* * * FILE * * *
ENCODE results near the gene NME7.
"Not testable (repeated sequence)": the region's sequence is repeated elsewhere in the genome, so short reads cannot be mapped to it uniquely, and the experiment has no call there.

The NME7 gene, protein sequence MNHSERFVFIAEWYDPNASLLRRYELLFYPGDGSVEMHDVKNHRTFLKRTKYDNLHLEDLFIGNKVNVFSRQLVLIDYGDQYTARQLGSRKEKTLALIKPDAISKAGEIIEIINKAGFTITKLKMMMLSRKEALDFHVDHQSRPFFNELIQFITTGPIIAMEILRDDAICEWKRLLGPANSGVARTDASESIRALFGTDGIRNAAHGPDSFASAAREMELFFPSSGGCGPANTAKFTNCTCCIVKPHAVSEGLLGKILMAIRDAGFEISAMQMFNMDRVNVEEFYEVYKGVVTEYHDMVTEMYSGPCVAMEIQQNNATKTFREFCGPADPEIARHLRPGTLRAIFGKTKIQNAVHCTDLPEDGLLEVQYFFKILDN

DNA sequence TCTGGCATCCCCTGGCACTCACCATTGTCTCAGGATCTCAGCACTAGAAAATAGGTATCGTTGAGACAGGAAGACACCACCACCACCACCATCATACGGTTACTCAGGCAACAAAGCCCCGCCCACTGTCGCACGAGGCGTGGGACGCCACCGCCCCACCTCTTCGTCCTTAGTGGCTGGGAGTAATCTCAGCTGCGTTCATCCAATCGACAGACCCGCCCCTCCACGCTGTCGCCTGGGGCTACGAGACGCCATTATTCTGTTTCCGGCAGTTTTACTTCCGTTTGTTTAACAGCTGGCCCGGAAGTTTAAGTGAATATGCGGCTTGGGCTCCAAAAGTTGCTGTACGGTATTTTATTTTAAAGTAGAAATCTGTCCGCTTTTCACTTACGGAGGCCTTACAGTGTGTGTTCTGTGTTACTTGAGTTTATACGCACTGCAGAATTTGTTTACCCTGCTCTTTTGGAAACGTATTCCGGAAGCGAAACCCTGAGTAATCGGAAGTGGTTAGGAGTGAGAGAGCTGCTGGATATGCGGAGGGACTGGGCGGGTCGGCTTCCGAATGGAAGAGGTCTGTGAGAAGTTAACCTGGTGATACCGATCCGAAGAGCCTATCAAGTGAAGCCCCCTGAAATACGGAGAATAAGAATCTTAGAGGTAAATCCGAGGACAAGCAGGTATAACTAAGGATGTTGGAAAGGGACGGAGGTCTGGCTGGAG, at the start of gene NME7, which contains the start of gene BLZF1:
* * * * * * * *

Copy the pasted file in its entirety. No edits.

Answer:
ENCODE results near the gene NME7.
"Not testable (repeated sequence)": the region's sequence is repeated elsewhere in the genome, so short reads cannot be mapped to it uniquely, and the experiment has no call there.

The NME7 gene, protein sequence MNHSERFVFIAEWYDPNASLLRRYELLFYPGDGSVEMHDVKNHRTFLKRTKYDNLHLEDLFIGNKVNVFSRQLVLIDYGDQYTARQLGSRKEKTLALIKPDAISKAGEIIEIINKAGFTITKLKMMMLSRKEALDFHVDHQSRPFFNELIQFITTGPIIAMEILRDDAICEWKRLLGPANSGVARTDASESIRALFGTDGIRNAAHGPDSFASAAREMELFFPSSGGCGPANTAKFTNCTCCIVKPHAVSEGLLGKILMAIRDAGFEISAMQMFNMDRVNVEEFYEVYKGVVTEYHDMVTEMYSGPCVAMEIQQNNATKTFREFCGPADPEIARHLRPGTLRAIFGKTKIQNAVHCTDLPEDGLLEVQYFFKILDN

DNA sequence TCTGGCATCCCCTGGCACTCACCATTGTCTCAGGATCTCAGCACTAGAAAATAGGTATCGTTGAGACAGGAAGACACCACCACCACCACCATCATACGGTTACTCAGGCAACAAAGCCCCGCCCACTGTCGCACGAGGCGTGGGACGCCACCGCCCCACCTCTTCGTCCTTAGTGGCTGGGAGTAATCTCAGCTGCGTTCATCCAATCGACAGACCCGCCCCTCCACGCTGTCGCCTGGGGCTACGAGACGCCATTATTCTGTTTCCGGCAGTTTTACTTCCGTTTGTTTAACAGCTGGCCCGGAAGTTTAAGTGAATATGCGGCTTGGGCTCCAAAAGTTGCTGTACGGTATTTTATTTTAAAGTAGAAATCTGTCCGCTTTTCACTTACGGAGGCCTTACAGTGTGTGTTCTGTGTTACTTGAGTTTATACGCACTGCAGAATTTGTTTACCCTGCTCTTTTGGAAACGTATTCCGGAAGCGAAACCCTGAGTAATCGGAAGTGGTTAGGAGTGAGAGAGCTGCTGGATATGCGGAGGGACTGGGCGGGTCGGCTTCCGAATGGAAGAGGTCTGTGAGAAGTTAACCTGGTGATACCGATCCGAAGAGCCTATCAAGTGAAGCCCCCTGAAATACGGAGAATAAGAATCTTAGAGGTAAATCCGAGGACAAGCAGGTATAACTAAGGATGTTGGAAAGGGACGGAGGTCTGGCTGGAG, at the start of gene NME7, which contains the start of gene BLZF1: